Adopting systems engineering principles to advance patient safety, improving regulatory clarity, and having shared goals and standards are just three of the priorities named in a new Association for the Advancement of Medical Instrumentation (AAMI) publication on how to best achieve interoperability in healthcare technology.
The report, Medical Device Interoperability: A Safer Path Forward, describes lessons learned at a joint AAMI-FDA summit held this past fall on medical device interoperability and takes a nuanced look into how to assure the safety and effectiveness of connectivity for the wide array of medical and information technologies available today.
Separately, AAMI has also released the publication titled Healthcare Technology in a Wireless World, the result of an invitation-only workshop, held immediately after the summit. That event—which was convened by AAMI, the American College of Clinical Engineering, the American Society for Healthcare Engineering, and ECRI Institute—attracted 75 experts, who discussed wireless challenges in healthcare. They developed five priorities that need to be addressed, including the need to clarify roles and responsibilities, and also drafted a list of the top 10 mistakes in implementing wireless technology in healthcare.
The two-day summit in early October drew roughly 260 attendees who gathered at a hotel in Herndon, VA, outside Washington, D.C., to discuss and debate challenges and solutions related to interoperability. Participants included safety advocates, clinicians, healthcare technology management professionals, as well as representatives from manufacturers; standards-setting organizations; regulatory bodies; and academic and professional groups.
Four additional priorities—or “clarion themes”—are identified in the report: aligning incentives, expectations, roles and responsibilities to improve quality and safety; understanding interoperability as a sociotechnical system with a focus on human behavior to reduce risk; streamlining clinical workflow to improve return on investment; and removing barriers with shared, continuous learning to increase transparency.
The summit came about after AAMI and the FDA—who have joined forces before for healthcare technology summits, including one on medical alarm systems— noted that despite all of the focus on the information side of what technology can do, there has been scant attention paid to the device side of that connectivity, especially in relation to patient safety.
“Prior AAMI-FDA summits were focused on technology-related issues in healthcare that had already been widely publicized from repeated adverse incidents,” explains AAMI president Mary Logan. “This year’s summit focused on bigger and broader issues that haven’t been widely publicized for causing harm—yet. The conclusions drawn by the attendees were consistent with the warnings published in the Institute of Medicine’s 2012 report on health IT safety.”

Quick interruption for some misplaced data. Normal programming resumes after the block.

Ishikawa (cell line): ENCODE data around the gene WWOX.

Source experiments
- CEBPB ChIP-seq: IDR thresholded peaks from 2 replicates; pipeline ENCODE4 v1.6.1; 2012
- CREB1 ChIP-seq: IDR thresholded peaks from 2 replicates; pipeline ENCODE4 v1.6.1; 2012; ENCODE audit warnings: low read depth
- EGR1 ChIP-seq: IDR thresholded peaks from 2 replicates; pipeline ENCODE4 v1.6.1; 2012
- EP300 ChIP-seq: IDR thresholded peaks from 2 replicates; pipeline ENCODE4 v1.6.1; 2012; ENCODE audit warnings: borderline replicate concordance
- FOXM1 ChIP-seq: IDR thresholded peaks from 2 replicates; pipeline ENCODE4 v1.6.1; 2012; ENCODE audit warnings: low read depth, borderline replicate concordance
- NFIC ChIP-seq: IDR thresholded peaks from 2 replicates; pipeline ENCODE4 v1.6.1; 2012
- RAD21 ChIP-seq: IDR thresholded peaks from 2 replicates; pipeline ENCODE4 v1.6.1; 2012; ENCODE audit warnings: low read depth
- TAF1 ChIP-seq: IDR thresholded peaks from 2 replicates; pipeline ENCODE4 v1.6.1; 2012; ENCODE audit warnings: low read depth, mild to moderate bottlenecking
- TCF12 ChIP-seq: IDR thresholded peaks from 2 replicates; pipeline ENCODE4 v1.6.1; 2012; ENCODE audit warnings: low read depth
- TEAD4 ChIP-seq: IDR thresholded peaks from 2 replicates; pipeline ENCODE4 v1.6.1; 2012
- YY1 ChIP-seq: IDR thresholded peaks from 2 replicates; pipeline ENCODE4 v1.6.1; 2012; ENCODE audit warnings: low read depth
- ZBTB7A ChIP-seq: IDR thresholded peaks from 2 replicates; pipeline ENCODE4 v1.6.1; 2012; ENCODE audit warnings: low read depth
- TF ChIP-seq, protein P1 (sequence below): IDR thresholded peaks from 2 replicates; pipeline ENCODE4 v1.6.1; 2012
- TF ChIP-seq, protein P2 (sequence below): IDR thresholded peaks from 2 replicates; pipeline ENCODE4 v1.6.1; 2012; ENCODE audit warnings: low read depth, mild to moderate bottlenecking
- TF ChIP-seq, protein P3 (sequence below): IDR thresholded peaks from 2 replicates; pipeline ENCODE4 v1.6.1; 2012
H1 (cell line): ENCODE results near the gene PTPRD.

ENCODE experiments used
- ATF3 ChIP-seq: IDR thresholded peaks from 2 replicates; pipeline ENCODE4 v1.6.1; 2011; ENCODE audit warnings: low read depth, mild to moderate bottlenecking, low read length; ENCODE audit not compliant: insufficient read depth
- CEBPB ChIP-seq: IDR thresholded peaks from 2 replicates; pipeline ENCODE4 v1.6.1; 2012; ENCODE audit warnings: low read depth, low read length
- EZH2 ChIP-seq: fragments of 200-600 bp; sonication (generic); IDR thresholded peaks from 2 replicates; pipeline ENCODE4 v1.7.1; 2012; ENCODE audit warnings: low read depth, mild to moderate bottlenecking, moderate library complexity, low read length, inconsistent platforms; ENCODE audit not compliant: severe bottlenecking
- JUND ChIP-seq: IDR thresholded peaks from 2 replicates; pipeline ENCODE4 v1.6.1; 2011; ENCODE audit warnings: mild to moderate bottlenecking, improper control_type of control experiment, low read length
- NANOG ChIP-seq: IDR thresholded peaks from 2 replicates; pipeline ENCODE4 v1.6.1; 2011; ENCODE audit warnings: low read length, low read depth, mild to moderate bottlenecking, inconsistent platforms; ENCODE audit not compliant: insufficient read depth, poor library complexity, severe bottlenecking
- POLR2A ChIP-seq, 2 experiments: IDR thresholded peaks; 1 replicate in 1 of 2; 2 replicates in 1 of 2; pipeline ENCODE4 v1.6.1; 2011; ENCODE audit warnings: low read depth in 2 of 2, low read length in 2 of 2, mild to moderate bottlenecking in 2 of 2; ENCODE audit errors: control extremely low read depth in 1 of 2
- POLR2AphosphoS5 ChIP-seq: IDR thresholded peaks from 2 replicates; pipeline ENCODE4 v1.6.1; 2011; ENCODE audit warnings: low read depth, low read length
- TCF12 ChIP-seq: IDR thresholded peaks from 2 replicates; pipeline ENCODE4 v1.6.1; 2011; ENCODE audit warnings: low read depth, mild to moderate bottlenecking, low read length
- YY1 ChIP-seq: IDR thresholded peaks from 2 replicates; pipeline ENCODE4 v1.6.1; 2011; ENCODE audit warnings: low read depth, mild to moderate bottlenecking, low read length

The report includes summaries of many of the summit presentations, and includes additional insights and quotes from a wide variety of experts. There are multiple tables that list specific challenges, what needs to be done, and how or what needs to be accountable for that action. The report also includes shorts profiles of specific healthcare facilities that have tackled interoperability projects.
One challenge the publication addresses is the development of an exact definition of interoperability. It’s a problem the FDA has wrestled with for more than three years, as John F. Murray, software compliance expert at the agency’s Center for Devices and Radiological Health, notes.
“The term ‘interoperability’ can mean anything from connecting one thing to another through the expenditure of considerable time and effort—most current interoperability is in this category—to spontaneous or plug-and-play interoperability where things just work out of the box,” adds Ken Fuchs of Mindray North America.
Ensuring patient safety is another recurring theme throughout the report. For example, Nancy Leveson, professor of aeronautics and astronautics and engineering systems at the Massachusetts Institute of Technology, emphasizes that safety is a health IT system property. Unfortunately, many in hospital settings don’t have a background in systems engineering, a problem that needs addressing.
Another issue the publication examines is improving regulatory clarity. While the distinctions between what regulatory agency is responsible for emerging technologies is blurring and may cause confusion, it’s not quite in the Wild, Wild West, according to presenter Michael Robkin, president, Anakena Solutions. However, experts say that creating a semblance of order from the array of regulations, standards, and technologies remains a challenge.
“The strongest callout from the summit attendees was that these are sociotechnical issues, with an emphasis on ‘socio,’ in need of strong leadership in the C-Suite,” Logan says. “It’s our hope that each person who receives this publication will pass it on to at least one person in a leadership role who can help influence change.”
This publication was made possible with the financial support provided by the following organizations: ABM Health, Inc., CareFusion, Masimo, B. Braun Medical, Intel Corp., and Philips Healthcare. AAMI also thanks West Health for supporting both the summit and the publication.
To download a free PDF copy of Medical Device Interoperability: A Safer Path Forward, CLICK HERE.
To access the workshop report, Healthcare Technology in a Wireless World, CLICK HERE.